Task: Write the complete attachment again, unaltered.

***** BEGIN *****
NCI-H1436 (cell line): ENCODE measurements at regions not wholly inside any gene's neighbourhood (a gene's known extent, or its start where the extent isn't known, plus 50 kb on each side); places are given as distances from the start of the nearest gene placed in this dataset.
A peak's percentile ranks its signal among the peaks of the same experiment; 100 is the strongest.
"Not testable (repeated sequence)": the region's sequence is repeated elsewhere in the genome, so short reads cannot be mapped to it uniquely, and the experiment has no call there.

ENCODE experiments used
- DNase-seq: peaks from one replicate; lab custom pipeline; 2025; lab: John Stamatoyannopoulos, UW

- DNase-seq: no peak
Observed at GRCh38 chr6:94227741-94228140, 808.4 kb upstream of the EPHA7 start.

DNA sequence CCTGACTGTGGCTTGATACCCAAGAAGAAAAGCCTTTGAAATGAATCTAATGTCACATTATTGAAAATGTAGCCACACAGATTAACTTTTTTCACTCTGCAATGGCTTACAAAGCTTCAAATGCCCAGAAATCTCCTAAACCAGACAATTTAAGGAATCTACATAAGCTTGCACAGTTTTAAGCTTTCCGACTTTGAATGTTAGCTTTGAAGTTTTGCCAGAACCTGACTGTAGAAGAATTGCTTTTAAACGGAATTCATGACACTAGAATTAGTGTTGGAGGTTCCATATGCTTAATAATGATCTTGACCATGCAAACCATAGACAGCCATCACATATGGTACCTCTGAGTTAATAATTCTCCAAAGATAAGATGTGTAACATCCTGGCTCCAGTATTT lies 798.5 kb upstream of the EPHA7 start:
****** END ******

NCI-H1436 (cell line): ENCODE measurements at regions not wholly inside any gene's neighbourhood (a gene's known extent, or its start where the extent isn't known, plus 50 kb on each side); places are given as distances from the start of the nearest gene placed in this dataset.
A peak's percentile ranks its signal among the peaks of the same experiment; 100 is the strongest.
"Not testable (repeated sequence)": the region's sequence is repeated elsewhere in the genome, so short reads cannot be mapped to it uniquely, and the experiment has no call there.

ENCODE experiments used
- DNase-seq: peaks from one replicate; lab custom pipeline; 2025; lab: John Stamatoyannopoulos, UW

- DNase-seq: no peak
Observed at GRCh38 chr6:94227741-94228140, 808.4 kb upstream of the EPHA7 start.

DNA sequence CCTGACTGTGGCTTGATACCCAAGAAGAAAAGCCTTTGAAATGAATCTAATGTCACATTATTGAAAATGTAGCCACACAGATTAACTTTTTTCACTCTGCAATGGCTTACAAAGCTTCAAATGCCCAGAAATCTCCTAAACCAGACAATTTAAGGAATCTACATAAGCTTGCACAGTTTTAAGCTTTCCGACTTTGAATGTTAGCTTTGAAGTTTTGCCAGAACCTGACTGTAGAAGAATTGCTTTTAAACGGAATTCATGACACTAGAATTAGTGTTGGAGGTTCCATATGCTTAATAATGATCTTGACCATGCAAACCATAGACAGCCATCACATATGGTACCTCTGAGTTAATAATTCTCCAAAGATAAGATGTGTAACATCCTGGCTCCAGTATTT lies 798.5 kb upstream of the EPHA7 start: